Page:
Solution Summary: Overhead Ratchet Drill
An overhead ratchet drill in an engineering control that can reduce the risk of musculoskeletal disorders from overhead work and stressful hand and wrist activities. Similar to an overhead drill press, a drill is mounted on a saddle and a telescoping vertical column positions the drill for overhead drilling. The extension and retraction of the vertical column can be manually powered by a handwheel or by hydraulic power. In contrast to an overhead drill press, it is designed for more portable and versatile drilling tasks. In some instances, a dust suppression system can be added to capture dust during drilling operations.
An overhead ratchet drill generally includes these features:
- Drill saddle – supports and secures the drill, and is located at the top of the drill press,
- Adjustable column – allows the drill to be raised and lowered to the desired height
- Trigger switch – activates the drill from ground level
- Base – supports the drill on the ground
- Power source – supplies power to the drill
- Wheels – provides mobility
They are compatible for set-up and use in scissor lifts to increase the reach for high overhead drilling projects. A proprietary dust suppression system for the tool has also been engineered to help capture dust during drilling operations. To obtain more information on equipment specifications, please visit the manufacturers' websites under 'Availability.'
Hand Crank Overhead Drill (Photo courtesy of Paragon Pro Manufacturing Solutions)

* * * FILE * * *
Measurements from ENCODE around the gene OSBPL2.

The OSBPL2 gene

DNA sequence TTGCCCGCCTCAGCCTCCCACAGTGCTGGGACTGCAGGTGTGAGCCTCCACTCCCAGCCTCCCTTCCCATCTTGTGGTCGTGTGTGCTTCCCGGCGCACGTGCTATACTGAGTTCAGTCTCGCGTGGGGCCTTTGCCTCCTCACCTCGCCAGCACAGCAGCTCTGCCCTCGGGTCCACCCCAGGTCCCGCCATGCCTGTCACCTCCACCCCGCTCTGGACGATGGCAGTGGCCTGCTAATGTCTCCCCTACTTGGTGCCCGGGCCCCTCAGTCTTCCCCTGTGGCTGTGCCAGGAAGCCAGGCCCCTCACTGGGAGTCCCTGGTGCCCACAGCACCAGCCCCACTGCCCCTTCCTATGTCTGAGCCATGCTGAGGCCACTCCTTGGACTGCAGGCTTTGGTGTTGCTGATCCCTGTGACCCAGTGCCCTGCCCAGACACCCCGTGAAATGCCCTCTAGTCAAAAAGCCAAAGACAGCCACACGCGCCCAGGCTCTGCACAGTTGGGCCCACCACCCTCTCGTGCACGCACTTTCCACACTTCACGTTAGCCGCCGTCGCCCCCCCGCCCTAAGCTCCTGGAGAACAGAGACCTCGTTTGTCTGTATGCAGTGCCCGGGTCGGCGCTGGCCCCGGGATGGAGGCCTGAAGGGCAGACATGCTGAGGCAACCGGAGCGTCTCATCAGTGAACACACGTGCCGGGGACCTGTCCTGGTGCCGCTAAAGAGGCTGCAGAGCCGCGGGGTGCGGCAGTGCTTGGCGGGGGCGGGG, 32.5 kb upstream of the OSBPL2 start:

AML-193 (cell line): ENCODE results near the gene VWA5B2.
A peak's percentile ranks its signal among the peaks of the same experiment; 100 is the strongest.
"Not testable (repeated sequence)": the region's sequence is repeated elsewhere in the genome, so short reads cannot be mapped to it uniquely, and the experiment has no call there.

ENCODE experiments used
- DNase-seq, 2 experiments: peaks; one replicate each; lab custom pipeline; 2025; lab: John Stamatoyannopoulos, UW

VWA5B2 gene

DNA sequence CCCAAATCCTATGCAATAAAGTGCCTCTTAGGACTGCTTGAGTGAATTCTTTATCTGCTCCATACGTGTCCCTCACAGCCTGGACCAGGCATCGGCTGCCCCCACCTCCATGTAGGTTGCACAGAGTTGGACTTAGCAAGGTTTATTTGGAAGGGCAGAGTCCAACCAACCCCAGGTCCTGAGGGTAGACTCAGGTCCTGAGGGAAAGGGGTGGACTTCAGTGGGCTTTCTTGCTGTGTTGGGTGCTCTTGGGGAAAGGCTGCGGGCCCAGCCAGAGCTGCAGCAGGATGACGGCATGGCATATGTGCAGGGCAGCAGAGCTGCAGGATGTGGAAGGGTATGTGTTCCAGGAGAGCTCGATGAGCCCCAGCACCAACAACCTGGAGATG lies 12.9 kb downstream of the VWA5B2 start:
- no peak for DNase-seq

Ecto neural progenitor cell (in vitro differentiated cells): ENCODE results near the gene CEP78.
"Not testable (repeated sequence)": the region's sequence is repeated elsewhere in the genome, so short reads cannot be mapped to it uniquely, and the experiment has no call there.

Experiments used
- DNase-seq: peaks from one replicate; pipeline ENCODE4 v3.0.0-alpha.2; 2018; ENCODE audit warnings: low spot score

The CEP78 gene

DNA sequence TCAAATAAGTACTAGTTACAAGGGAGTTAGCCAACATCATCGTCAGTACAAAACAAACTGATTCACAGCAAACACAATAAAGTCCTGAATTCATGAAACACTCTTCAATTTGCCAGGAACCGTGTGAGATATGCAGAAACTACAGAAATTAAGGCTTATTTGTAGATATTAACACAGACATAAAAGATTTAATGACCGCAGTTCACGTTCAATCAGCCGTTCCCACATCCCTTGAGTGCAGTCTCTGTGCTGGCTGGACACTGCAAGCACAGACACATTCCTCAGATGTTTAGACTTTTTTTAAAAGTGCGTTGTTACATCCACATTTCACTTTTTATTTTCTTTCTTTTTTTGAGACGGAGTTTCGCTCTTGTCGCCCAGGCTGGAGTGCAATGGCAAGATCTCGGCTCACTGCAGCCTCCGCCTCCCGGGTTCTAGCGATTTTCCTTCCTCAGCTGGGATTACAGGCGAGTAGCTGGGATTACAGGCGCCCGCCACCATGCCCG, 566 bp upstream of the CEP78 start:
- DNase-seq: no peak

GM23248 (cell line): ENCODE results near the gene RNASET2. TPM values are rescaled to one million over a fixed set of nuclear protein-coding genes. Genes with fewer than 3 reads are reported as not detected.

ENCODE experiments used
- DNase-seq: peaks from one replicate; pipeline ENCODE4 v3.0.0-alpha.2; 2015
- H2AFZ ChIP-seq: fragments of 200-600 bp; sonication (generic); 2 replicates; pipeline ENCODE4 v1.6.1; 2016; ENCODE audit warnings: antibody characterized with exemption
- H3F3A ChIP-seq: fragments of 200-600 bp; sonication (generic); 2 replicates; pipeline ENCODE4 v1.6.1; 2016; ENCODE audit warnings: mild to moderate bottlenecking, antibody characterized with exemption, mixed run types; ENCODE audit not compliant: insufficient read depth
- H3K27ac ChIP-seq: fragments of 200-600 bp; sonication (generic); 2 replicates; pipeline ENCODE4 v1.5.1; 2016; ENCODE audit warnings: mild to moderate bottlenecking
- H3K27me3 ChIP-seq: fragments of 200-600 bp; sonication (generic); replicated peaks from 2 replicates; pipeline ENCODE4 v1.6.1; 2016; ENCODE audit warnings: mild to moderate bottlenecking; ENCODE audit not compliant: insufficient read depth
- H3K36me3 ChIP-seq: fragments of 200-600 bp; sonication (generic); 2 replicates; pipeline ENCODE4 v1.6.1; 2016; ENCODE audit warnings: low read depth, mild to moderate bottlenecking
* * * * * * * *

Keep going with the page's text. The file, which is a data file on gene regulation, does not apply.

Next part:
Overhead work can cause musculoskeletal disorders (MSDs) such as shoulder muscle strains; tendonitis, which is inflammation of the tendons; or rotator cuff tears, which is a rupture of a shoulder tendon. The overhead drill press can help reduce overhead work by allowing the upper arms to be held below the shoulder and closer to the waist.
How Risks are Reduced:
An overhead ratchet drill reduces a worker’s chance of developing muscle and joint injuries. Workers benefit from not having to hold a heavy tool above their shoulders for long periods of time. The need for ladders is decreased or eliminated.
Independent studies have shown that working overhead increases the incidence of injury to the shoulder, arms, neck, and back. Reducing the vertical and/or horizontal distance that the tool is away from the body lessens the stress on worker’s shoulders and arms. An inverted drill press allows the operator to keep the arms near the body and the hands near waist level. Using an overhead ratchet drill also eliminates the need for ladders and step stools. Most drilling tasks can be accomplished while standing on the ground. Due to the development of the column-leveling feature it is not necessary to climb a ladder to mark the drill holes. The risk of falling is decreased or eliminated with the use of an overhead ratchet drill.
A drill bit extension does not prevent the neck from being bent back while drilling overhead. Workers shoulder be instructed to change stressful neck positions frequently. Alternately, job rotation has been used at many worksites to minimize exposure to excessive backward bending of the neck.
Dan Anton, PT, PhD, ATC and Cassie Malecha, DPT – Eastern Washington University
Return on Investment
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